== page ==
A woman who died hours after having an abortion was let down by the "repeated failures" of medics, an inquest found.
Aisha Chithira, 32, bled to death after the procedure at the Marie Stopes clinic in west London in January 2012.
Her doctor and two nurses were accused of manslaughter but charges were dropped in 2016.
Coroner Dr Sean Cummings said he could not return a verdict of neglect because he was not satisfied there had been a gross failure.
Ms Chithira was discharged from the Ealing clinic despite vomiting, feeling dizzy and falling to the floor, West London Coroner's Court heard.
Staff helped her into a taxi, telling her she could not stay overnight.
The mother-of-one, who had travelled to England from Ireland to have the termination, suffered a tear to her uterus as the 22-week-old foetus was removed from her womb.
Observations taken by a nurse showed her blood pressure and pulse were normal.
This meant her symptoms were "difficult to diagnose" so "the severity was missed", Dr Cummings concluded.
She died later that day after catastrophic internal bleeding.
The court heard the procedure was made complex by Ms Chithira's history of non-cancerous growths around the womb called fibroids, while due to the late stage of the pregnancy other clinics had refused her.
She had to wait a month for a visa to travel to the UK after it became clear the abortion could not take place in Ireland.
Dr Adedayo Adedeji and nurses Gemma Pullen and Margaret Miller were initially all charged with manslaughter by gross negligence and a health and safety breach.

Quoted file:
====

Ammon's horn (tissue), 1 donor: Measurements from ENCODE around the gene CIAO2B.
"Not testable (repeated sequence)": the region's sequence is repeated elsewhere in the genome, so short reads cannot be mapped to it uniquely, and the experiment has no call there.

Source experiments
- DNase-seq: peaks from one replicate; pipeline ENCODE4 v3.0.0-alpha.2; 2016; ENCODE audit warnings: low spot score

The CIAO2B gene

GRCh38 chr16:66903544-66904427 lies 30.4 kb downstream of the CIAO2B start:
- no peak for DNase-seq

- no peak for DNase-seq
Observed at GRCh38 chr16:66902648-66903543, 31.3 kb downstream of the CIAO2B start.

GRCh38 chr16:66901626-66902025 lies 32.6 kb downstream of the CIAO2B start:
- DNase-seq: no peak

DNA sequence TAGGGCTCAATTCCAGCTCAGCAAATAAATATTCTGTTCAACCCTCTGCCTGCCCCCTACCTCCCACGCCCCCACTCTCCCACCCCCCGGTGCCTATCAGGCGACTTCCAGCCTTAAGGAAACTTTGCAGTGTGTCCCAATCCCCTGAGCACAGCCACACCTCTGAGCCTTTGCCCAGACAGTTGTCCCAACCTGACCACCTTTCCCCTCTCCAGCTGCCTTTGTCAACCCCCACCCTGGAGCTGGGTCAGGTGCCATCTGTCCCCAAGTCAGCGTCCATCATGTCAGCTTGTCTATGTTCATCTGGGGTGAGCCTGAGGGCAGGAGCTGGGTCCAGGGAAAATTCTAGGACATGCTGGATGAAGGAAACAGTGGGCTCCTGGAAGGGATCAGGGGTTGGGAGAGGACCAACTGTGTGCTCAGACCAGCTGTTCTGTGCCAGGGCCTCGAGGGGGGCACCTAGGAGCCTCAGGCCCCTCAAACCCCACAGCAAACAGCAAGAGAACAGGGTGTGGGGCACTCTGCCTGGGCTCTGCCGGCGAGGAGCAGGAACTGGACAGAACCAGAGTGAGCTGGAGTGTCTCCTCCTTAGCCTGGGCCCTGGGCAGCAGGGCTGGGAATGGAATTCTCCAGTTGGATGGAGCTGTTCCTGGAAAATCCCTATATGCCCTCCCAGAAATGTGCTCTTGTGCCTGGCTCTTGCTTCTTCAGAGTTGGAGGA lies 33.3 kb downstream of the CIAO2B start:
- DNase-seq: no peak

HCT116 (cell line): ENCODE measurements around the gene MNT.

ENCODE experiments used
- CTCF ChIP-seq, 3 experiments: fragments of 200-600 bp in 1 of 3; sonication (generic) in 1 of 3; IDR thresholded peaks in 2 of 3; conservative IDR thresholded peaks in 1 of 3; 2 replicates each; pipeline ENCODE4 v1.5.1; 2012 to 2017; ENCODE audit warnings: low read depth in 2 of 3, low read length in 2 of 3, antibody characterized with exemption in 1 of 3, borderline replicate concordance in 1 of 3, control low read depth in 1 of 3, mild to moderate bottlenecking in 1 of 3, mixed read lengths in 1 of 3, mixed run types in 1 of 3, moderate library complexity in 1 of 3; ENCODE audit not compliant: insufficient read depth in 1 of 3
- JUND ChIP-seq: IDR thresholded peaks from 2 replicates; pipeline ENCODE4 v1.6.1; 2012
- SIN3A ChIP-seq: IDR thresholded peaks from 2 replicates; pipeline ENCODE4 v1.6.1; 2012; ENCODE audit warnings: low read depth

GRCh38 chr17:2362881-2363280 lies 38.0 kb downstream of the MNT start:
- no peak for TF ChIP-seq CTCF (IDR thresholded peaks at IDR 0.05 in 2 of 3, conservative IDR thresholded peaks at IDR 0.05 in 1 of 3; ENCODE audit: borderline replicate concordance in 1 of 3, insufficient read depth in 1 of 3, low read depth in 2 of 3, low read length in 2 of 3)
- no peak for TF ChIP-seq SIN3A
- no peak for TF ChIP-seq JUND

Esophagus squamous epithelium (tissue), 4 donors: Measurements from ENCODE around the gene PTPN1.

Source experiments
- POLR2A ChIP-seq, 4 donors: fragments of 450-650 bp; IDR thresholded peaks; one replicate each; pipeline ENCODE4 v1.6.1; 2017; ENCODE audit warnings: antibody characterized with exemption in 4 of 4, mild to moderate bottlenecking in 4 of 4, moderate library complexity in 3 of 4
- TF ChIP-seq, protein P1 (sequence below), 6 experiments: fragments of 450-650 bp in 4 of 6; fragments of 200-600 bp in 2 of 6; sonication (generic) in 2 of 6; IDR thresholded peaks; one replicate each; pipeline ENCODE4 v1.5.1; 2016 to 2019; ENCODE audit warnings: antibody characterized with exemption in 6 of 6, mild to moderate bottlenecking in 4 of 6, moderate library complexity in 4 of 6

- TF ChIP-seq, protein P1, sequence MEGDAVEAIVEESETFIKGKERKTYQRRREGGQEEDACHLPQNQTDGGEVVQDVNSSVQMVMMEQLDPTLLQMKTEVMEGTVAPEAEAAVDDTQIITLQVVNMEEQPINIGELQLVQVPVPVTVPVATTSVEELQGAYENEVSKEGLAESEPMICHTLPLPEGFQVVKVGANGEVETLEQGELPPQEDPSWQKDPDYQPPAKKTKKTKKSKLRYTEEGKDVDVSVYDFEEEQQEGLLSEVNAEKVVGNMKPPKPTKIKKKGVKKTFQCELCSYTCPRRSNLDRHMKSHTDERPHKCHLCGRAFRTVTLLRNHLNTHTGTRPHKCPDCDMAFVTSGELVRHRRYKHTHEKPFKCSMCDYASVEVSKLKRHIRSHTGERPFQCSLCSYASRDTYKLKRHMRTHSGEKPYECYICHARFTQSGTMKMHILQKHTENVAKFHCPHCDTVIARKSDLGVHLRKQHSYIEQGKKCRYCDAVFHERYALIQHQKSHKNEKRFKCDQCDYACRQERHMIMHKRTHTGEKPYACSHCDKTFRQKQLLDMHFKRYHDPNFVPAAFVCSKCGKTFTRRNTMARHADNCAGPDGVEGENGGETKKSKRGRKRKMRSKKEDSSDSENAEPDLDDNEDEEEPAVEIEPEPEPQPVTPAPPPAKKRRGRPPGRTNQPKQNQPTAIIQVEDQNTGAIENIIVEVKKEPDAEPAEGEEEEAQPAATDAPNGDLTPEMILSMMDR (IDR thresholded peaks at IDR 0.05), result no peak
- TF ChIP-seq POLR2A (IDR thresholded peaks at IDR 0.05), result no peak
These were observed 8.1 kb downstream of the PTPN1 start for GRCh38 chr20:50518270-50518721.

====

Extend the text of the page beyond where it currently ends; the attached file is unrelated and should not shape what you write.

The case was dropped in 2016.
Dr Cummings said Ms Chithira's death was a result of "the manifestation of a recognised complication of the procedure resulting in sometimes subtle and atypical symptoms and signs which were not appreciated as potentially sinister at the time".
"There were repeated failures of recording of observations by different clinicians involved in her care," he added.
Recording a narrative verdict, Dr Cummings said the case had been "catastrophic" for all those concerned.
Emma Doughty, a medical negligence lawyer representing Ms Chithira's family, said the death was "tragic and avoidable".
"It is crucial that lessons are learned to ensure a tragedy like this never happens again," she added.
A Marie Stopes spokesman said "significant steps" have been made since 2012 to improve processes such as making sure clients are fit for discharge.
- 30 June 2016